The Nuffield Science Teaching Project began in 1962. One of the first problems tackled by the project was the teaching of O-level biology, chemistry and physics. Nuffield Physics was planned as a five-year programme up to the age of 16. The project team produced a Teachers’ Guide, Guide to Experiments and a Question book for each year of the course.
The General Introduction to the course as a whole was included at the start of both Teachers’ Guide I and Teachers’ Guide III because these were the two years that offered possible starting points for the course.. The General Introduction was written for two purposes: first, to set the scene for the course as a whole, by providing a brief historical background to its development, and a discussion of its main aims; and second, to assemble the notes to teachers on those themes which were relevant to more than one year of the course.
Teaching for understanding
Teaching for understanding was central to the Nuffield Physics ideology. Appendix 1 to the General Introduction is an explanation by Professor E M Rogers of the rationale for the approach adopted by the development team.
Practical work by students was of critical importance to the approach to teaching and learning adopted by Nuffield Physics. Many new experiments and types of apparatus were introduced into schools by the course. As well as the Guides to Experiments for each year of the course, the project published a Guide to Apparatus.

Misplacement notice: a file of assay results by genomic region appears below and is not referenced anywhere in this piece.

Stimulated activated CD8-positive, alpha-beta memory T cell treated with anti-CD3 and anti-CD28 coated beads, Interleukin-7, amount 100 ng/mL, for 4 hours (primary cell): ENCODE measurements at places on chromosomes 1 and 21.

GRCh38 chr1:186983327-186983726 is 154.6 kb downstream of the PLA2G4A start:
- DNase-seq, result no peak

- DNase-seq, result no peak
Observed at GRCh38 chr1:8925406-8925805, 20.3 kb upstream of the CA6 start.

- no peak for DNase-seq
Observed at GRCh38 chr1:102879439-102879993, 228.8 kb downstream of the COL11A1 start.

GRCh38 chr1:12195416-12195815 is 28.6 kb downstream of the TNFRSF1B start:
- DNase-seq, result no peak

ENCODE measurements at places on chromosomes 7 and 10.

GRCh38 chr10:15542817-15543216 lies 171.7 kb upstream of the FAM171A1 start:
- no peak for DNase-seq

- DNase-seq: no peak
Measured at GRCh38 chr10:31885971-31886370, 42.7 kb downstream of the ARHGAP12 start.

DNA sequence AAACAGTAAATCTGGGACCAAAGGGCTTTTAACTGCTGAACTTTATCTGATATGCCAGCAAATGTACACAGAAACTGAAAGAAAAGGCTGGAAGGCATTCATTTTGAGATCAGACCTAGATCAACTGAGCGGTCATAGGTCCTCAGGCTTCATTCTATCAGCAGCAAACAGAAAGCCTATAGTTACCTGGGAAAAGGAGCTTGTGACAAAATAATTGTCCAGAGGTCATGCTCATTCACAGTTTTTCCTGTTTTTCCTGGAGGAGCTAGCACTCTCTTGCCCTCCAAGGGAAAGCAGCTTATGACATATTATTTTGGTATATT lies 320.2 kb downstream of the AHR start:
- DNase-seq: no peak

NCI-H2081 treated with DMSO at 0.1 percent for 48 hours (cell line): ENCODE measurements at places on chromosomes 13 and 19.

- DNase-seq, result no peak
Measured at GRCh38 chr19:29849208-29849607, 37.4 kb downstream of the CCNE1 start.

The Nuffield Physics team gave much thought to the methods of assessment that could help to encourage the approach to teaching and learning proposed for the course. Appendix 2 to the General Introduction is an account by Professor E M Rogers of some of the issues that the team took into account when planning assessment – and what it means to examine for understanding. The appendix ends with some specimen questions. The course team also published a book about tests and examinations with sample questions and tests for assessments in school.